Writing about web page http://www.bl.uk/aboutus/stratpolprog/digi/datasets/workshoparchive/archive.html
Last Friday saw the second DataCite event, jointly hosted by JISC and the British Library, this one focussing on metadata for datasets. This is an area of interest for me not just because of the developments in research data management (RDM) that are starting to impact repositories but also because of my background in metadata. The organisers warned us that they were starting with the basics and getting increasingly complicated as the day went on, this was certainly true!
The sessions started with a very good introduction, from Alex Ball of the DCC, on some of the essential metadata needed for both data citation and also data discovery. As he put it the different between, known item searching (data citation) and speculative searching (data discovery). The needs of users undertaking both of these activities are fundamentally different but do have overlap. Through analysis of 15 schemas being used by data centres at the moment he highlighted 16 common metadata fields that appear in the majority of the schemas. None of these fields will come as much of a surprise to people creating and using metadata, but might be unfamiliar to the researchers who may have to create this metadata.
Elizabeth Newbold, from the British Library, spoke about the development of the DataCite schema, listing the essential/mandatory fields that they expect people to provide DataCite with in return for minting the DOIs. These fields mostly represent the fields for data citation as mentioned by Alex but DataCite is hoping that data centres will supply them with some of the additional metadata for discovery as well. This is key to the BLs other presentation from Rachel Kotarski who spoke about developments at the BL in transforming the DataCite metadata into MARC records for use in the main BL catalogue. Rachel spoke about a pilot project run to add the dataset metadata into a trial instance of Primo as a 'proof of concept' to assess whether users were looking for this kind of material and if so what kind of metadata did they want when trying to discover it. At least one JISC RDM project in the room now plans to send much more of their metadata to DataCite to allow better harvesting by the BL and it's certainly something we need to bear in mind when developing Warwick's services in this area.
David Boyd from the data.bris project laid out in detail how they are building on the new capacity for data storage at Bristol to build integrated services around data registration, publishing and discovery. This was an excellent insight into how one University has conceived the whole data model and highlighted some key areas of integration with other services that is possible with joined up processes. I particularly took away the details of the range of ways in which they are thinking about automating metadata creation to remove some of the burden on researchers. Michael Charno from the Archaeology Data Service gave some insight from one of the existing Data Centres, who have been in the game at lot longer than most, in a fascinating talk entitled '2000 years in the making, 2 weeks to record, 2 days to archive, too difficult to cite?'. The ADS model charges data creators/projects to host their data and presents the data free at point of access to the user. Currently one of their challenges is persuading users to reuse data and data loss, archaeology is inherently a destructive process so the records of the excavation are often the only evidence remaining at the end of the project. Michael pointed us all towards a set of guidance documents and toolkits used by the ADS to advise researchers on creating metadata but admitted they didn't have any evidence on the amount of use these tools got. Another area of work discussed was looking at the mappings between the current schema, developed in house for the ADS compares to the new DataCite schema.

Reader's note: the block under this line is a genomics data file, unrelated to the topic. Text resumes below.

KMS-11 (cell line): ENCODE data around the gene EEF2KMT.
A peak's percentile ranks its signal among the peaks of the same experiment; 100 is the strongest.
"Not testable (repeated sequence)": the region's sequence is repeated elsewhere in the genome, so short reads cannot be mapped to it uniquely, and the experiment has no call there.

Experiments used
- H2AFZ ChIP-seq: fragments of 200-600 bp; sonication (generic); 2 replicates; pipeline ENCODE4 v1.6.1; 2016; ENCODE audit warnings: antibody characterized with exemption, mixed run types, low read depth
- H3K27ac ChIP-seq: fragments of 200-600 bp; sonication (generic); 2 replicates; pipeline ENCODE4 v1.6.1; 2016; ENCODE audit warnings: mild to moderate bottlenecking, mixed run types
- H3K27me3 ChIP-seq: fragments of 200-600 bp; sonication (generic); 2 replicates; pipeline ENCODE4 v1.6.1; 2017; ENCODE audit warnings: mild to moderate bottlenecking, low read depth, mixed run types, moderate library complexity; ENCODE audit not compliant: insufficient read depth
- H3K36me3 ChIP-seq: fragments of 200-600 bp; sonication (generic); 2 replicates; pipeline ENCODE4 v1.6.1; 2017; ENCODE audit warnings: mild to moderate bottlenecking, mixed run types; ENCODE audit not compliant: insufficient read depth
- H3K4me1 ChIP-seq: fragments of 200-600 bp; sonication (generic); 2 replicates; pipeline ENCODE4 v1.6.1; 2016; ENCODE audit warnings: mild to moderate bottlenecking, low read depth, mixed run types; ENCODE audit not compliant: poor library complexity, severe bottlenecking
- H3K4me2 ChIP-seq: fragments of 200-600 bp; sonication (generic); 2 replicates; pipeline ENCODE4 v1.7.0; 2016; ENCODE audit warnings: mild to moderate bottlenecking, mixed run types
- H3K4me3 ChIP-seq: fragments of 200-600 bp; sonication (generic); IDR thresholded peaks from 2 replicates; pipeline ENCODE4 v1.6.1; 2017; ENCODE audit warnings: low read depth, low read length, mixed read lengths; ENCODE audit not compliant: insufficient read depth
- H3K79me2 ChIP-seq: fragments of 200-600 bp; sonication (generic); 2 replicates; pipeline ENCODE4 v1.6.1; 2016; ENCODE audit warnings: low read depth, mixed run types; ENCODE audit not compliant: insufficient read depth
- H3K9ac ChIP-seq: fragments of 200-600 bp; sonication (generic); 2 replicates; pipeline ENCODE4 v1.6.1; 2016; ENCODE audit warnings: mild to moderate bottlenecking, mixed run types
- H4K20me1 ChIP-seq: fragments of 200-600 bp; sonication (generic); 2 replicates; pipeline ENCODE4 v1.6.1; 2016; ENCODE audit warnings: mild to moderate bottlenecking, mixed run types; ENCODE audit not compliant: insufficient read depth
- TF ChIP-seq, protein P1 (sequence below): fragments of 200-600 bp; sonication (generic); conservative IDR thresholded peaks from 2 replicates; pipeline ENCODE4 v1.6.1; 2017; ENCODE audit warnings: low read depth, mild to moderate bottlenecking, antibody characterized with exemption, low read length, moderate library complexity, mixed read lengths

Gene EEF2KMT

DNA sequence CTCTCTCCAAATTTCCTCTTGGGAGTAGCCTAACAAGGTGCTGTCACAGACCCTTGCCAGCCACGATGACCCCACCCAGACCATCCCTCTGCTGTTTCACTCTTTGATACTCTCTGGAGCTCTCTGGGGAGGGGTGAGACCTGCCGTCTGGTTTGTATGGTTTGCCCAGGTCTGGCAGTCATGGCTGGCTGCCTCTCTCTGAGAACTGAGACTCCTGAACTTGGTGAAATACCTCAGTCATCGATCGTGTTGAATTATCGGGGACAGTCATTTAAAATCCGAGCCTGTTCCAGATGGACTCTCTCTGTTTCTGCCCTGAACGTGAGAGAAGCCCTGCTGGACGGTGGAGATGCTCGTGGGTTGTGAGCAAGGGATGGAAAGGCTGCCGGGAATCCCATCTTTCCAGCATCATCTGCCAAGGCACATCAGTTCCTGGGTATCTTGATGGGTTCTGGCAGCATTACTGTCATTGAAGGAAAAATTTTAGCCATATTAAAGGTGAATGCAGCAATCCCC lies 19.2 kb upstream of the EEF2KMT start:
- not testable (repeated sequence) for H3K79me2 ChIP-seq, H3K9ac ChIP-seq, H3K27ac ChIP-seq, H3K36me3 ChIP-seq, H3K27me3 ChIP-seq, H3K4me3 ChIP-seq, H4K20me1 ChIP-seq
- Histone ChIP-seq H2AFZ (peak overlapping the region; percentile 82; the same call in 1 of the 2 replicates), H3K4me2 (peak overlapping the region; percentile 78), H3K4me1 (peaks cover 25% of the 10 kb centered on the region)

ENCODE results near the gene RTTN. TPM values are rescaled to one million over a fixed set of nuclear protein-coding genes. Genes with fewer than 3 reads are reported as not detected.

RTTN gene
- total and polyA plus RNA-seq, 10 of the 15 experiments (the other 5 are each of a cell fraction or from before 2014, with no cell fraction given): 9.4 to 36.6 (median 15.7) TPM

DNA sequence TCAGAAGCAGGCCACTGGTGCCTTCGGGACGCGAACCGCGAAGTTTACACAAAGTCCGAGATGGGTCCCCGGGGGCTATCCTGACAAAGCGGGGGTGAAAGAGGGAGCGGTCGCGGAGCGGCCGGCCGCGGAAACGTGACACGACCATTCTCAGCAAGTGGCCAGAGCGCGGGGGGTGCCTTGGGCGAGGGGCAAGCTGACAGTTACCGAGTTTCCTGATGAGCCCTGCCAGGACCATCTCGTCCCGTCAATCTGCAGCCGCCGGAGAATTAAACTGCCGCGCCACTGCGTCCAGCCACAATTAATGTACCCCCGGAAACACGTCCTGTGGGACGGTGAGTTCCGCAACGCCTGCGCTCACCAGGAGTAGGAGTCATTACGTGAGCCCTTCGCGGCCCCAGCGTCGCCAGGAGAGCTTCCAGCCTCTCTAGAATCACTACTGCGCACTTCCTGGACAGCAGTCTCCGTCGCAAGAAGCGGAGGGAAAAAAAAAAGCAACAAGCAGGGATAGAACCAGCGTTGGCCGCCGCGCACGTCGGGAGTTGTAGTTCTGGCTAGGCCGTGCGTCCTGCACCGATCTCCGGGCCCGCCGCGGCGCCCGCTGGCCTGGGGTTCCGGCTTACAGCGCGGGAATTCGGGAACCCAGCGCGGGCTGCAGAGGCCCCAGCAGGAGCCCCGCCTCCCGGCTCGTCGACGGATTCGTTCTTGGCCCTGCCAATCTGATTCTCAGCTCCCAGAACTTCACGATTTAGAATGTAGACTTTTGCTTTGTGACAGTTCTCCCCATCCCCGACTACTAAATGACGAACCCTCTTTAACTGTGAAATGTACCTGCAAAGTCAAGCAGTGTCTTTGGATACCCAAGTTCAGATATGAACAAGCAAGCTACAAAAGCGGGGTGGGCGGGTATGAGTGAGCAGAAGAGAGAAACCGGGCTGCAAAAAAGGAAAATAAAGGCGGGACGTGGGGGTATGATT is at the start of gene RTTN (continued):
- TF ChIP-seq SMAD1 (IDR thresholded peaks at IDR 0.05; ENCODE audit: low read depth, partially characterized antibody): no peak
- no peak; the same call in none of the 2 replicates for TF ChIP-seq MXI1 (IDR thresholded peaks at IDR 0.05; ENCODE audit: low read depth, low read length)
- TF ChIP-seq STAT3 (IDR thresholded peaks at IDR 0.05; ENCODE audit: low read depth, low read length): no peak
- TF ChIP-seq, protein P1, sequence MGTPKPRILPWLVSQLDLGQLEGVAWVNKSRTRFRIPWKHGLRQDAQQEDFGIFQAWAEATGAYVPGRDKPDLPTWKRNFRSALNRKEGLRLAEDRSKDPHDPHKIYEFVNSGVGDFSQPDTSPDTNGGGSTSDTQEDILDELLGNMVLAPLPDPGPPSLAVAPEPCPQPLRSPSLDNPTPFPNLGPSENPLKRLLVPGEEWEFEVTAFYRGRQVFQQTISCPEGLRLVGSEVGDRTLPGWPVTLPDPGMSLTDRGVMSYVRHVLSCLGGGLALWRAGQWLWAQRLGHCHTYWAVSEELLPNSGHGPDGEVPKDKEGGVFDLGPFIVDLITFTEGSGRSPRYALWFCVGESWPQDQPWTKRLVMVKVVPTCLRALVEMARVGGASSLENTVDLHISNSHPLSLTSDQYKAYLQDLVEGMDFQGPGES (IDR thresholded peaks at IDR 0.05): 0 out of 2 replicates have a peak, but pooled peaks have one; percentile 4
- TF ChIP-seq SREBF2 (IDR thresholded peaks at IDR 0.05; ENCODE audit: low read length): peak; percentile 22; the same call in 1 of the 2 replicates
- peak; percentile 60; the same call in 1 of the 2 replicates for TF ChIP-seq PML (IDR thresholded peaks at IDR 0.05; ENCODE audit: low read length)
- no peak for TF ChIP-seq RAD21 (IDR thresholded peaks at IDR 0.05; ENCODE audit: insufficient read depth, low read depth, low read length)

The final two talks highlighted issues of interoperability with Steve Donegan from the STFC speaking about the difficulties of reconciling the variety of different schemas used by different environmental sciences as part of developing the NERC Data Centre. He highlighted the different metadata needs of scientists who want the raw data and government agencies who want the data at one level of analysis higher for policy decisions. Steve finished by discussing in some technical depth the challenge of making the NERC data complient to the INSPIRE, European standard. Finally David Shotton of the University of Oxford spoke on a range of projects at Oxford looking at the DataCite metadata. Firstly he has worked on a schema to make DataCite metadata available in RDF (new mapping, DataCite2RDF available in draft form http://bit.ly/N3VKsx) using a range of SPAR ontologies. He also spoke about a colleagues project to create a we form to help researchers generate DataCite metadata in an easily exportable XML format and finally on the importance of citing data in the reference list as well as in the text, allowing it to be picked up by services like Scopus and Web of Knowledge.
Discussions at the end of the day was centred around versioning and DOIs for subsets if datasets as well as the importance of keeping things machine readable as well as human readable! Overall the was a fascinating day that provided a little of everything, from clear guidance on the basics and essential metadata required for the basic functions to very complex topics showing how far good metadata can take you. Lots of food for thought for the development of our own services!